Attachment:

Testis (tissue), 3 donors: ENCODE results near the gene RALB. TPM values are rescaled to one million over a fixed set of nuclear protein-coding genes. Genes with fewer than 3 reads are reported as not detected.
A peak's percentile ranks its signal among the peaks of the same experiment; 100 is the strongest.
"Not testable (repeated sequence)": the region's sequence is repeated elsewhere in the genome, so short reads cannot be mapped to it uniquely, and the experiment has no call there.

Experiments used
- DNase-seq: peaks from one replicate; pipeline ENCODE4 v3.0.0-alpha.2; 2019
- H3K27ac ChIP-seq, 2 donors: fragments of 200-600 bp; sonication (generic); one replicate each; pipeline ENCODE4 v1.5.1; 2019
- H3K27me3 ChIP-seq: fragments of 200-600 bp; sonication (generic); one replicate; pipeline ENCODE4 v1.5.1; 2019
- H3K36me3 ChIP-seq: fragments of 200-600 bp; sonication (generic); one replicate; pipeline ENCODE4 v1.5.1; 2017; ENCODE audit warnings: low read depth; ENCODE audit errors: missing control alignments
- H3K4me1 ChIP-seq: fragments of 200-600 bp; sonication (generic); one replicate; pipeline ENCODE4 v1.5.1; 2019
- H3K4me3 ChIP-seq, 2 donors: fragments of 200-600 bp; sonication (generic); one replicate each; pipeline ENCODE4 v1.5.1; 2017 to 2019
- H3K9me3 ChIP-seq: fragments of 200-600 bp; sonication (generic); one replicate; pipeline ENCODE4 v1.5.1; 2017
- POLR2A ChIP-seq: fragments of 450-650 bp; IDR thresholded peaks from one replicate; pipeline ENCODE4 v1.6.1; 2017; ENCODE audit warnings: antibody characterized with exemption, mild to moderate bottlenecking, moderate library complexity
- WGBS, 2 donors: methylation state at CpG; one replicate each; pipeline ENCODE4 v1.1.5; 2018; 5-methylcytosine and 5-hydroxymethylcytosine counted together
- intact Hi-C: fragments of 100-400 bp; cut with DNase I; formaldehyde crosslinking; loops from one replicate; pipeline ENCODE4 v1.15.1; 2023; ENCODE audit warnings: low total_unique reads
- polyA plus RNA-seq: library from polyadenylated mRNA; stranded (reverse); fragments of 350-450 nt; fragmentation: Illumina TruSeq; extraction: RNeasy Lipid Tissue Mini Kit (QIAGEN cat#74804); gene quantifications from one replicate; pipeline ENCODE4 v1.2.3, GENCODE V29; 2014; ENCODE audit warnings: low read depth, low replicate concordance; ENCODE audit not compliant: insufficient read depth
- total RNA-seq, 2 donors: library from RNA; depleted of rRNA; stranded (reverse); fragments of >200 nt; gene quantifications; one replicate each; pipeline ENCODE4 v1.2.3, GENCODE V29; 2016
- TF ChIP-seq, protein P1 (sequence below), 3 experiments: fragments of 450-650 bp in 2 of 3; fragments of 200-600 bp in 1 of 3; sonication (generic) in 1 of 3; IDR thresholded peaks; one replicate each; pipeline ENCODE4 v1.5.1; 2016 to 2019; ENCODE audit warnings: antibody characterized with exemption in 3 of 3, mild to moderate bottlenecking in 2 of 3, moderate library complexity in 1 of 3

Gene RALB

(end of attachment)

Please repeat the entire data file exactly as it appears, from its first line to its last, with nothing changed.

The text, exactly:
Testis (tissue), 3 donors: ENCODE results near the gene RALB. TPM values are rescaled to one million over a fixed set of nuclear protein-coding genes. Genes with fewer than 3 reads are reported as not detected.
A peak's percentile ranks its signal among the peaks of the same experiment; 100 is the strongest.
"Not testable (repeated sequence)": the region's sequence is repeated elsewhere in the genome, so short reads cannot be mapped to it uniquely, and the experiment has no call there.

Experiments used
- DNase-seq: peaks from one replicate; pipeline ENCODE4 v3.0.0-alpha.2; 2019
- H3K27ac ChIP-seq, 2 donors: fragments of 200-600 bp; sonication (generic); one replicate each; pipeline ENCODE4 v1.5.1; 2019
- H3K27me3 ChIP-seq: fragments of 200-600 bp; sonication (generic); one replicate; pipeline ENCODE4 v1.5.1; 2019
- H3K36me3 ChIP-seq: fragments of 200-600 bp; sonication (generic); one replicate; pipeline ENCODE4 v1.5.1; 2017; ENCODE audit warnings: low read depth; ENCODE audit errors: missing control alignments
- H3K4me1 ChIP-seq: fragments of 200-600 bp; sonication (generic); one replicate; pipeline ENCODE4 v1.5.1; 2019
- H3K4me3 ChIP-seq, 2 donors: fragments of 200-600 bp; sonication (generic); one replicate each; pipeline ENCODE4 v1.5.1; 2017 to 2019
- H3K9me3 ChIP-seq: fragments of 200-600 bp; sonication (generic); one replicate; pipeline ENCODE4 v1.5.1; 2017
- POLR2A ChIP-seq: fragments of 450-650 bp; IDR thresholded peaks from one replicate; pipeline ENCODE4 v1.6.1; 2017; ENCODE audit warnings: antibody characterized with exemption, mild to moderate bottlenecking, moderate library complexity
- WGBS, 2 donors: methylation state at CpG; one replicate each; pipeline ENCODE4 v1.1.5; 2018; 5-methylcytosine and 5-hydroxymethylcytosine counted together
- intact Hi-C: fragments of 100-400 bp; cut with DNase I; formaldehyde crosslinking; loops from one replicate; pipeline ENCODE4 v1.15.1; 2023; ENCODE audit warnings: low total_unique reads
- polyA plus RNA-seq: library from polyadenylated mRNA; stranded (reverse); fragments of 350-450 nt; fragmentation: Illumina TruSeq; extraction: RNeasy Lipid Tissue Mini Kit (QIAGEN cat#74804); gene quantifications from one replicate; pipeline ENCODE4 v1.2.3, GENCODE V29; 2014; ENCODE audit warnings: low read depth, low replicate concordance; ENCODE audit not compliant: insufficient read depth
- total RNA-seq, 2 donors: library from RNA; depleted of rRNA; stranded (reverse); fragments of >200 nt; gene quantifications; one replicate each; pipeline ENCODE4 v1.2.3, GENCODE V29; 2016
- TF ChIP-seq, protein P1 (sequence below), 3 experiments: fragments of 450-650 bp in 2 of 3; fragments of 200-600 bp in 1 of 3; sonication (generic) in 1 of 3; IDR thresholded peaks; one replicate each; pipeline ENCODE4 v1.5.1; 2016 to 2019; ENCODE audit warnings: antibody characterized with exemption in 3 of 3, mild to moderate bottlenecking in 2 of 3, moderate library complexity in 1 of 3

Gene RALB